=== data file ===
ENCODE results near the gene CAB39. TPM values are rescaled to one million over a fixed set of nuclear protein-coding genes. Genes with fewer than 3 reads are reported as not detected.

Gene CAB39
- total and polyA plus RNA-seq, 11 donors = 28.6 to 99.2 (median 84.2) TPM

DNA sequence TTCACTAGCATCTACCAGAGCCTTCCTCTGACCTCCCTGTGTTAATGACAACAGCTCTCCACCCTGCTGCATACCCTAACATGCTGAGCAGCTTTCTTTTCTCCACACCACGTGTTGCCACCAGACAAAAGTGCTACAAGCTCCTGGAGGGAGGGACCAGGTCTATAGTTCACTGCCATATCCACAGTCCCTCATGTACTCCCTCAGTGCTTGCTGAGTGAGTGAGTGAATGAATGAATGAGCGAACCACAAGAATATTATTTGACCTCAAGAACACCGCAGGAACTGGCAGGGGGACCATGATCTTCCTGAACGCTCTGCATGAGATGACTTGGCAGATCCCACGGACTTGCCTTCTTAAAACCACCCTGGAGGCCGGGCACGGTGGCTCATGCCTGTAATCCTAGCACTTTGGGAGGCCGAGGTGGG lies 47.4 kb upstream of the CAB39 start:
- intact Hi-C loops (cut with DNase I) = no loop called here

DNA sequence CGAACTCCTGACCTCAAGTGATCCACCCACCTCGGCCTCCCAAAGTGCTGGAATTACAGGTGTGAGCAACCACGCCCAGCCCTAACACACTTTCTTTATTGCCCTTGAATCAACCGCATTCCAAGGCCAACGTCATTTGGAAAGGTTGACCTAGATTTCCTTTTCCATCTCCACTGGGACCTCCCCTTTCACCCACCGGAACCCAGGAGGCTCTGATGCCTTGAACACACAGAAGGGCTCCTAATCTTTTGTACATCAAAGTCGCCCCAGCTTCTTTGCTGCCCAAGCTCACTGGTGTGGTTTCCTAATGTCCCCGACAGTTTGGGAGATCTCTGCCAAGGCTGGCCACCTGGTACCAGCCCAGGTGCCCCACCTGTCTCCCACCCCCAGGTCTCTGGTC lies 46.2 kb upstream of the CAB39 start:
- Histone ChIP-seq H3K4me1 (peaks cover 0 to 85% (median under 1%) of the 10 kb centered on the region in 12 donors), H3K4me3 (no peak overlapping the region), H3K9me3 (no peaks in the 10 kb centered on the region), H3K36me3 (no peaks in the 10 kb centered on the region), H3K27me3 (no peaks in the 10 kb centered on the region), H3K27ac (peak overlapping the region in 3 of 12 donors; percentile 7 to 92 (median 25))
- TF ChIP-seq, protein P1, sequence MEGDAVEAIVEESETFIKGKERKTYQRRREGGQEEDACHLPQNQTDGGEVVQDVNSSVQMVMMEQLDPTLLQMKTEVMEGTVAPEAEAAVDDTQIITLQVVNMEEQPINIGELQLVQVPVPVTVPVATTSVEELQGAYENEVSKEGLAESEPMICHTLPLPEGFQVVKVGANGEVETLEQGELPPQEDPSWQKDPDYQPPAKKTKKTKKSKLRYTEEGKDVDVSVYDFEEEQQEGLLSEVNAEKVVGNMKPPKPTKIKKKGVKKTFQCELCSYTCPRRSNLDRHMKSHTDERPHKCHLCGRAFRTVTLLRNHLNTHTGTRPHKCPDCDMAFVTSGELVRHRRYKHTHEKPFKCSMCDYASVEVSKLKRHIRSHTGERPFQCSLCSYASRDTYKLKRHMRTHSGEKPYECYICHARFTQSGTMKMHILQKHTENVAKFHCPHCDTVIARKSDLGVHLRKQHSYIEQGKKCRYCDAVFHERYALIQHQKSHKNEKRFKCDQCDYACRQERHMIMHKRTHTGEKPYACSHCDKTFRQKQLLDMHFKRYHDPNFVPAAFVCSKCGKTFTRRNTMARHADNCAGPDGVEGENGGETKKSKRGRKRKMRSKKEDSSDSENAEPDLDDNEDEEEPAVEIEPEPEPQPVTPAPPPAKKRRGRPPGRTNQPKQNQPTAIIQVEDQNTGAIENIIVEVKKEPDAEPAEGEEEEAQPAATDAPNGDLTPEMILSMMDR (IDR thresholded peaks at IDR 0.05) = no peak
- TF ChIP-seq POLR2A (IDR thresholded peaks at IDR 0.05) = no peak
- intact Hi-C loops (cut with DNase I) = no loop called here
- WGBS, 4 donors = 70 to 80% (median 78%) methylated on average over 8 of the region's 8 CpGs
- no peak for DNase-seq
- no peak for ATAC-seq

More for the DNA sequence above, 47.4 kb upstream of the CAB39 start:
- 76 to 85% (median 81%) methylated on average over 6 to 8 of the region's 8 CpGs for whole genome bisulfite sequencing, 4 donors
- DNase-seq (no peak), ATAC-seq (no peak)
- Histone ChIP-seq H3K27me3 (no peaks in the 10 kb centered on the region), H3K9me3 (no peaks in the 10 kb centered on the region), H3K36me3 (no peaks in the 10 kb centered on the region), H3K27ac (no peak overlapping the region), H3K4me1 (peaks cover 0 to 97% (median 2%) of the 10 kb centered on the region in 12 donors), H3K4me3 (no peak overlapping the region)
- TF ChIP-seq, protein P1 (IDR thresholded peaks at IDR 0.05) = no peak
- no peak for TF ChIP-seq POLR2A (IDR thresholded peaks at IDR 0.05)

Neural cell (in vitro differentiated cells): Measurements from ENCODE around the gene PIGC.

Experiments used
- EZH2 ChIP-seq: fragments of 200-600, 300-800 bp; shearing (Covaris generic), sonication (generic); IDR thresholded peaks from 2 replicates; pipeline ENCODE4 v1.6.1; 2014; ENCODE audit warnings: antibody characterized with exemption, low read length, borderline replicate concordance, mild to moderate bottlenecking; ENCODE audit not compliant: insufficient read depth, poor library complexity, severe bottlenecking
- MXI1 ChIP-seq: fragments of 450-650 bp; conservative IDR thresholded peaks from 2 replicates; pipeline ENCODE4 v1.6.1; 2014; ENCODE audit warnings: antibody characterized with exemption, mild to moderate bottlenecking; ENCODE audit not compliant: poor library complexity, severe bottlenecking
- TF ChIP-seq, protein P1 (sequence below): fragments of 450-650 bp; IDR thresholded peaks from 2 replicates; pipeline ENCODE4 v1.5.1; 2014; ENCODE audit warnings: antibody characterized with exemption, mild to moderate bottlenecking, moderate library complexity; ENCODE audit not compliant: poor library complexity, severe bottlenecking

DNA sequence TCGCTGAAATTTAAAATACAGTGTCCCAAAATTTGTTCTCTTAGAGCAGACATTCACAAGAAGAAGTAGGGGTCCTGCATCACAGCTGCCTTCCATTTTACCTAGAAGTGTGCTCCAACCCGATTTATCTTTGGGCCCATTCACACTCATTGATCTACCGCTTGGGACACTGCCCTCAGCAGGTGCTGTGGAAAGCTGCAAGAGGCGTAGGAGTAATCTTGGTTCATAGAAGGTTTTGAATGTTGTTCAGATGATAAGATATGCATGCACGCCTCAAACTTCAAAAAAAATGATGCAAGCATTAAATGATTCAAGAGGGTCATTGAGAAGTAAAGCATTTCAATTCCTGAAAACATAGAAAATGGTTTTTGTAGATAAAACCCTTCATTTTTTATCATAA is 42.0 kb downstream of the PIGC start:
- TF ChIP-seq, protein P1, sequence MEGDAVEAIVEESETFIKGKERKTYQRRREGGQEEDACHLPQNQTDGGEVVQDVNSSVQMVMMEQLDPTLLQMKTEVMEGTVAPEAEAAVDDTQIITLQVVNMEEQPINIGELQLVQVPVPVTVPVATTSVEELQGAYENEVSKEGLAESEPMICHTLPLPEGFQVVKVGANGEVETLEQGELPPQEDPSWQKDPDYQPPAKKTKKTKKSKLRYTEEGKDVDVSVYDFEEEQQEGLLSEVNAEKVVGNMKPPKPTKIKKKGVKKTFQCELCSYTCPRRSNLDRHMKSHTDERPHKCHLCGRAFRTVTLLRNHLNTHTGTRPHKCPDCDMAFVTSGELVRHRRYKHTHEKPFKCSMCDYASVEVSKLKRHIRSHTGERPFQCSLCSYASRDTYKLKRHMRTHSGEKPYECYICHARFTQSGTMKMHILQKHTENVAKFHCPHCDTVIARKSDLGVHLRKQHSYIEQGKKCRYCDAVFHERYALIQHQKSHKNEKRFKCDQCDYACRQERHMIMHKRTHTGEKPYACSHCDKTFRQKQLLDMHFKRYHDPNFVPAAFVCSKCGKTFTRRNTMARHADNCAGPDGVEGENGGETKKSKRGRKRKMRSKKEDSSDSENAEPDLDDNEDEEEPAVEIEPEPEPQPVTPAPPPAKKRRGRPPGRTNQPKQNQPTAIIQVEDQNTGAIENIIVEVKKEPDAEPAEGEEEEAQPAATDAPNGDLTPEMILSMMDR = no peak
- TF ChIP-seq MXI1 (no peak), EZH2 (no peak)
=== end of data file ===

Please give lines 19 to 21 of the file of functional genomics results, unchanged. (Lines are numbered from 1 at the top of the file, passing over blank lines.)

- no peak for TF ChIP-seq POLR2A (IDR thresholded peaks at IDR 0.05)

Neural cell (in vitro differentiated cells): Measurements from ENCODE around the gene PIGC.

Experiments used